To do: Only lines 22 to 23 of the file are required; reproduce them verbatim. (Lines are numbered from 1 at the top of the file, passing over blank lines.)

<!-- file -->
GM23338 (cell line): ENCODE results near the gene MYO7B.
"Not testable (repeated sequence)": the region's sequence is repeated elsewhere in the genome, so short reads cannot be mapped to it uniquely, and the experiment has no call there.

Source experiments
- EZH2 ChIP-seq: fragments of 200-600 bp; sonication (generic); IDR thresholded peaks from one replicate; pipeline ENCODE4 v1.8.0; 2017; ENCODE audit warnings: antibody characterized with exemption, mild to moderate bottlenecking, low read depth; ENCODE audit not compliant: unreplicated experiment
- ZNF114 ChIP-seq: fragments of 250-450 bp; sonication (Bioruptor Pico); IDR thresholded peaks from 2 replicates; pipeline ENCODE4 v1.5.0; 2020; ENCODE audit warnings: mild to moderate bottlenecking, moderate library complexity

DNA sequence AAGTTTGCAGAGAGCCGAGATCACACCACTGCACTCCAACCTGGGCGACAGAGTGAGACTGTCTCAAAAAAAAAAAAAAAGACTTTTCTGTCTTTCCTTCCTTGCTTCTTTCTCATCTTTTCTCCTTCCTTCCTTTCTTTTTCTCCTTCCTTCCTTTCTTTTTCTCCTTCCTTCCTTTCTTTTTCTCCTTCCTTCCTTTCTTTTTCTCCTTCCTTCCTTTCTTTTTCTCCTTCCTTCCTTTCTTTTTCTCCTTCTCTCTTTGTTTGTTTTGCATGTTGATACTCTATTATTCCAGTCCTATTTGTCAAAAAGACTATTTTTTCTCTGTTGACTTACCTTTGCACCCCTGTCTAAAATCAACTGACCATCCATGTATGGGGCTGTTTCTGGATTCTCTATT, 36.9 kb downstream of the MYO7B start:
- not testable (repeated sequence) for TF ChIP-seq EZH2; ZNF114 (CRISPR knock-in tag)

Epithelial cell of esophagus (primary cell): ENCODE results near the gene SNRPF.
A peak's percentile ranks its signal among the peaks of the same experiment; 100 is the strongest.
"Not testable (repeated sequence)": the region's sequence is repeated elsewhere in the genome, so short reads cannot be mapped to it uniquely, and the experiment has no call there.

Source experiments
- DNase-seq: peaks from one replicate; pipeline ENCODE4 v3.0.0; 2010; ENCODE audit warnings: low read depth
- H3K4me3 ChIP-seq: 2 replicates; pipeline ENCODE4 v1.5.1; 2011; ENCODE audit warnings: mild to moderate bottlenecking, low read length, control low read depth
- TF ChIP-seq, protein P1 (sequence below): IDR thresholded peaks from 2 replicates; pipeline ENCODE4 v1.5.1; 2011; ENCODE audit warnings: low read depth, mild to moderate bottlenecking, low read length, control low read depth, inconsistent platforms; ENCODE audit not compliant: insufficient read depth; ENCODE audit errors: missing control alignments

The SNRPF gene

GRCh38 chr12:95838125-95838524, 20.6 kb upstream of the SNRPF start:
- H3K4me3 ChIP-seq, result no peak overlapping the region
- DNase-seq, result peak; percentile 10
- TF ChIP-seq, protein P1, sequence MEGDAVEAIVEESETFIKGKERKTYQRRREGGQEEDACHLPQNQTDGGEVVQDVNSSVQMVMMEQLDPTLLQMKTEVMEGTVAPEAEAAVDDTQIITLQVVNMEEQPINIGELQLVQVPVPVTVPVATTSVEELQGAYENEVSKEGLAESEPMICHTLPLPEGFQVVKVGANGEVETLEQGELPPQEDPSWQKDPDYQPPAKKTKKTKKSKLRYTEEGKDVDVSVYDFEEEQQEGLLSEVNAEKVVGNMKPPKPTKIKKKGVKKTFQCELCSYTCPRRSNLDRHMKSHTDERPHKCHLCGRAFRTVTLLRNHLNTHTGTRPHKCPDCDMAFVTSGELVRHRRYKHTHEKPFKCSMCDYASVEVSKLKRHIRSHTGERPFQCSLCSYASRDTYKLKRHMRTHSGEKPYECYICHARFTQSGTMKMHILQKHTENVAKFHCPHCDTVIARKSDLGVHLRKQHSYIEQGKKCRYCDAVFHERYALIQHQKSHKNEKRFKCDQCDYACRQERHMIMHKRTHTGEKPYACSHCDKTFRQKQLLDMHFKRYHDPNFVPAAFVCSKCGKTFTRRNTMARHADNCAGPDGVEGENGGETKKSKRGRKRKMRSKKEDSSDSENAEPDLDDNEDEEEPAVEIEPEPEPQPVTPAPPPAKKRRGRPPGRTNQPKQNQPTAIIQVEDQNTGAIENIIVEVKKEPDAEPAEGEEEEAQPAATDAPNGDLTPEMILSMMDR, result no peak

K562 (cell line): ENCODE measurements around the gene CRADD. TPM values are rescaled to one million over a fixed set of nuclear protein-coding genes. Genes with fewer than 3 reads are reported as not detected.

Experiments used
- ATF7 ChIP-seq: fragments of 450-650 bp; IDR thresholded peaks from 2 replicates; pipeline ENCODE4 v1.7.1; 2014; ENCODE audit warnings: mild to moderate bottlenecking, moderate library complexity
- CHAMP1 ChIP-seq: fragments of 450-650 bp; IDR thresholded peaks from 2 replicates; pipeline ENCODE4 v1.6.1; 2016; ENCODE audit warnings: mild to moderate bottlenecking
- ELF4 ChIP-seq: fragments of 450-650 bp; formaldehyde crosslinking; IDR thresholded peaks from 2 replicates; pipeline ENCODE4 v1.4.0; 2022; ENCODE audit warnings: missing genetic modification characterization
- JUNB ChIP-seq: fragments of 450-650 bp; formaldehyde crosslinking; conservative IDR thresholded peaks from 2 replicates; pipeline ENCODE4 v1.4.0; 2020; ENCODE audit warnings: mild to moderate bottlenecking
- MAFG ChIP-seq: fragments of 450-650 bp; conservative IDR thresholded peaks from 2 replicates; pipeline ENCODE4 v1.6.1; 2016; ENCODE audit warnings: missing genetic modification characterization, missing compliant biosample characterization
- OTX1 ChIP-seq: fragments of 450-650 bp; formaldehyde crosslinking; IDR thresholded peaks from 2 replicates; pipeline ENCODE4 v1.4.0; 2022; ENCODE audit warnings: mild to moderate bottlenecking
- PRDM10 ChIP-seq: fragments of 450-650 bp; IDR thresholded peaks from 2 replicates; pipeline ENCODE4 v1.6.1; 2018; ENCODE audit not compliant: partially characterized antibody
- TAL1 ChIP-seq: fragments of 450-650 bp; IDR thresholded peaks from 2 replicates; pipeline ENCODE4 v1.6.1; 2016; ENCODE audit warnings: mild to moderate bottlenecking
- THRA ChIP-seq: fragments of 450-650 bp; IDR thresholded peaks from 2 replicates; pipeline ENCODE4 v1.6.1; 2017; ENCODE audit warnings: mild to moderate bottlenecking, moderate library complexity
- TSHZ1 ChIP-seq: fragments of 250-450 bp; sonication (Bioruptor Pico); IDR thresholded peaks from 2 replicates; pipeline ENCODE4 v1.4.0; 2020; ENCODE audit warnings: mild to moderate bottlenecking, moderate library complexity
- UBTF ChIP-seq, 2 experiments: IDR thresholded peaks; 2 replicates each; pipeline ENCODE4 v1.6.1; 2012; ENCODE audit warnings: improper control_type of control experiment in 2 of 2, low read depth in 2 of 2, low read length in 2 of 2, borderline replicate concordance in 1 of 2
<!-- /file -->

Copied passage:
- ATF7 ChIP-seq: fragments of 450-650 bp; IDR thresholded peaks from 2 replicates; pipeline ENCODE4 v1.7.1; 2014; ENCODE audit warnings: mild to moderate bottlenecking, moderate library complexity
- CHAMP1 ChIP-seq: fragments of 450-650 bp; IDR thresholded peaks from 2 replicates; pipeline ENCODE4 v1.6.1; 2016; ENCODE audit warnings: mild to moderate bottlenecking